Rachel Nass

As a woman who is lucky enough to graduate college in 2014, I’m proud and optimistic. Our voices are roaring, especially in politics, where there is no shortage of exciting female newsmakers. Just Wednesday night, former President Clinton shared the DNC stage with Massachusettes Senate Candidate Elizabeth Warren and women’s rights activist Sandra Fluke. Tuesday, First Lady Michelle Obama delivered a speech in which she continued to define for a generation of girls what it means to be a woman of strength and feeling. Republican Convention strategists gave the podium to even more female speakers last week, including a former secretary of state that may very well run for president in four years.

First Lady Michelle Obama addresses Democratic delegates Tuesday.

But for women reporting politics, the landscape is not quite as promising. According to a study by the Women’s Media Center and 4thEstate.net, print media coverage of the 2012 Election has been done mostly by men. Their findings show that since Rick Santorum dropped out of the GOP race, male journalists have written a whopping 72% of the print stories covering the campaign.

Reading the paper, the imbalance is striking. For every Helene and Annie writing about the DNC in today’s New York Times, there are five Peters and four Marks. I’m exaggerating, but you get the idea. Wednesday’s “Election 2012” insert had only one article with a female in a byline, and that story was co-written by a man.

Ashley Parker is one of only a few women that cover politics for the Times.

4thEstate’s study speaks to larger and even more concerning issues than how many women are on the campaign trail. It appears that there is a startling disparity between male and female contributions not just to politics, but to many subjects that we tend to think of as “hard journalism.” The OpEd Project tells us that in opinion pieces women are still far more likely to write within the umbrella of topics that we have traditionally covered, including fashion, food, education, gender, and family.  Somewhat insultingly, they refer to these subjects as “Pink Topics.” As you can see in the chart below, politics, economics, media, and security all remain the provinces of men.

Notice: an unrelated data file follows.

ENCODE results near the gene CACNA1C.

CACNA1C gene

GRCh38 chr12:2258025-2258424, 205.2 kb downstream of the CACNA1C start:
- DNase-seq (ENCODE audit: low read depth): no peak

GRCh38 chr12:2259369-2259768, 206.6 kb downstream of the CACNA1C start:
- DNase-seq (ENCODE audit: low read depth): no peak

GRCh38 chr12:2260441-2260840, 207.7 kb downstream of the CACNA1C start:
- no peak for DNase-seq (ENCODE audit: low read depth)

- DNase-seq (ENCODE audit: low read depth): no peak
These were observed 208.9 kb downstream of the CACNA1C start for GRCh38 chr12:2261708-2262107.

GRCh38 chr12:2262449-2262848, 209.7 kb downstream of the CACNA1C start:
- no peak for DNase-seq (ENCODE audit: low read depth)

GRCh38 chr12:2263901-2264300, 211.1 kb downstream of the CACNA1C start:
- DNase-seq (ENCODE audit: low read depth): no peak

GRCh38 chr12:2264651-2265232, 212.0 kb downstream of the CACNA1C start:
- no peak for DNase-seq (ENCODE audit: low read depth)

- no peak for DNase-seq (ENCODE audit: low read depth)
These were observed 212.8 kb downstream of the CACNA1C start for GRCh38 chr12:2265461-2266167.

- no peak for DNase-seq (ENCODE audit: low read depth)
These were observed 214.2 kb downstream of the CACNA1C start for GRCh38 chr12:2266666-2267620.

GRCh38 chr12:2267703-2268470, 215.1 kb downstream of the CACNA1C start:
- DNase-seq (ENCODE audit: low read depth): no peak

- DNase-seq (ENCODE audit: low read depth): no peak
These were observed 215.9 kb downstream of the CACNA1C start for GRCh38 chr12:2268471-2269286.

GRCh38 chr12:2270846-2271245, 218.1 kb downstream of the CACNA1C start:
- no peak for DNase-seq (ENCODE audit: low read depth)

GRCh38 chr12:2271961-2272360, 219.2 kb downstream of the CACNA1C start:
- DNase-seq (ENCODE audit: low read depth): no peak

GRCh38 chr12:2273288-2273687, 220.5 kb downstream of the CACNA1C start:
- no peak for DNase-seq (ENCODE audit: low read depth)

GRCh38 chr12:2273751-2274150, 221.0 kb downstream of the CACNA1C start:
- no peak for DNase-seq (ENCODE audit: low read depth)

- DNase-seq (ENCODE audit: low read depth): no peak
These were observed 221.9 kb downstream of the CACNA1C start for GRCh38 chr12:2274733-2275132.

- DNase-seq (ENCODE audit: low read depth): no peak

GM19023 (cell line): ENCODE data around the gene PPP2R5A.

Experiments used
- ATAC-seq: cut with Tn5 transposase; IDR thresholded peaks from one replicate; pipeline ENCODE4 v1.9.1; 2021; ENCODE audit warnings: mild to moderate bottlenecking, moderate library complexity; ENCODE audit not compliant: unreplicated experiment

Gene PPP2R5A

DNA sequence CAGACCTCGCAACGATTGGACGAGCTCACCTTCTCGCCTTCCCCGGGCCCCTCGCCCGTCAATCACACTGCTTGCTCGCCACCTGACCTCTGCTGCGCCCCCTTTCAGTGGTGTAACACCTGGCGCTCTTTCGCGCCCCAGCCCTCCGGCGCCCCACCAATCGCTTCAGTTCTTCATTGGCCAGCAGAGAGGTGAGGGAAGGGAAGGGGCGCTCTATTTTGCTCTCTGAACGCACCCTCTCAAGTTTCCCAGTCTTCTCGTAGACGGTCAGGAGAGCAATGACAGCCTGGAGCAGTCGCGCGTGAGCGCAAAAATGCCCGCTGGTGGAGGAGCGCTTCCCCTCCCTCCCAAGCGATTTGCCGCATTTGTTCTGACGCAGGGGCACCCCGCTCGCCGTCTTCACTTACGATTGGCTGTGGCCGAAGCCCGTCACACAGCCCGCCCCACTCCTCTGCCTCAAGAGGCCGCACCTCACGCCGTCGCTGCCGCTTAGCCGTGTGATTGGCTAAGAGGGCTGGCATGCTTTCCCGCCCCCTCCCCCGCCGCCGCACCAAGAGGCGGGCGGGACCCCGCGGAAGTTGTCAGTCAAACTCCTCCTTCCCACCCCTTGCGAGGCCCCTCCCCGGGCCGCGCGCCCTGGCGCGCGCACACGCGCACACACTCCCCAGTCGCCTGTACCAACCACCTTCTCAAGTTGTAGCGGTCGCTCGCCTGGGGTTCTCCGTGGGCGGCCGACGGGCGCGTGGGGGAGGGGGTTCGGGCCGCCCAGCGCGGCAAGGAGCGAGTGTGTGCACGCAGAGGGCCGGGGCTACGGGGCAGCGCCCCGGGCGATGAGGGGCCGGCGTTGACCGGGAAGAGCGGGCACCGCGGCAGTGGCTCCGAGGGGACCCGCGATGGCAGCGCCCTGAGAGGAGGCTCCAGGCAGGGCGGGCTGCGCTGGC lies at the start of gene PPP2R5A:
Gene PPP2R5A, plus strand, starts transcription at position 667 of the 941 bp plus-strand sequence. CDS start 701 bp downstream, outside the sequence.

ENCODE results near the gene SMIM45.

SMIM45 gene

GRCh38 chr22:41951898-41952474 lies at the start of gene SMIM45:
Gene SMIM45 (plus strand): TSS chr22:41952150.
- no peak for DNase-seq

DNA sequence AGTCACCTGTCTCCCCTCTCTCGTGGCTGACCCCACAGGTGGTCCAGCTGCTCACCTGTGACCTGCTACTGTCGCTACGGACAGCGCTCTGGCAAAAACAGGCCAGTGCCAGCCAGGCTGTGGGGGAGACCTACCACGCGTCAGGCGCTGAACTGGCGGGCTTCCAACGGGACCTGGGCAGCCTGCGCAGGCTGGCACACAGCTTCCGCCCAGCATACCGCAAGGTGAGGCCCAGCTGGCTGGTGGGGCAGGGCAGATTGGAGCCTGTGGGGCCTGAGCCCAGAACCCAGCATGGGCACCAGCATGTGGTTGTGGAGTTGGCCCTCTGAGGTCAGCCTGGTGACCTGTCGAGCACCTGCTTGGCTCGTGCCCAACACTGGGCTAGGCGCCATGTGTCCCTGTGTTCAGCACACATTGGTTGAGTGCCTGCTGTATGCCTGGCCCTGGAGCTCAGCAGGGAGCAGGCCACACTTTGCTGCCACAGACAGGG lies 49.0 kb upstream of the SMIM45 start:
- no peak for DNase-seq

Perhaps it’s unsurprising then, that the few political stories that are covered by female journalists hone in on “social” topics like abortion, contraception, and women’s rights, according to 4thEstate. We might call these the “Pink Issues” of the election.

Over at Slate’s DoubleX Blog, Emily Bazelon suggests that this kind of gender specific focus is actually a good thing. “There’s nothing frivolous or ghetto-ized about those topics,” Bazelon writes, asserting that things like abortion and women’s rights are at the “center of this election, right where they should be.”

So women may be writing about the important stuff, but the fact remains that they’re not doing most of the writing. How can we compete with the boys if we aren’t even in the game? What are we as a society losing without female perspectives on the trail? This is bigger than women’s rights. If more women were reporting politics, it seems possible that more women would also be used as sources, allowing journalists to get closer to the truth and improving journalism as a trade.

And just where does the breakdown happen? It’s natural that women, like Bazelon herself, decline assignments that would take them away from home for months at a time. But how much of the gender gap is actually coming from editing, and the “arbitrary boundaries” that still limit female journalists. Were those boundaries pre-established when those writers were children, realizing suddenly that all of their History and Civics teachers were men?

Like almost every college class I’ve taken, my Journalism courses are overwhelmingly female. The young women in the seats surrounding me are inquisitive and ambitious, and our discussions are dominated by their thoughts. Which of these voices will I get to hear in five years? In ten? In twenty? All I can hope is that I hear some.

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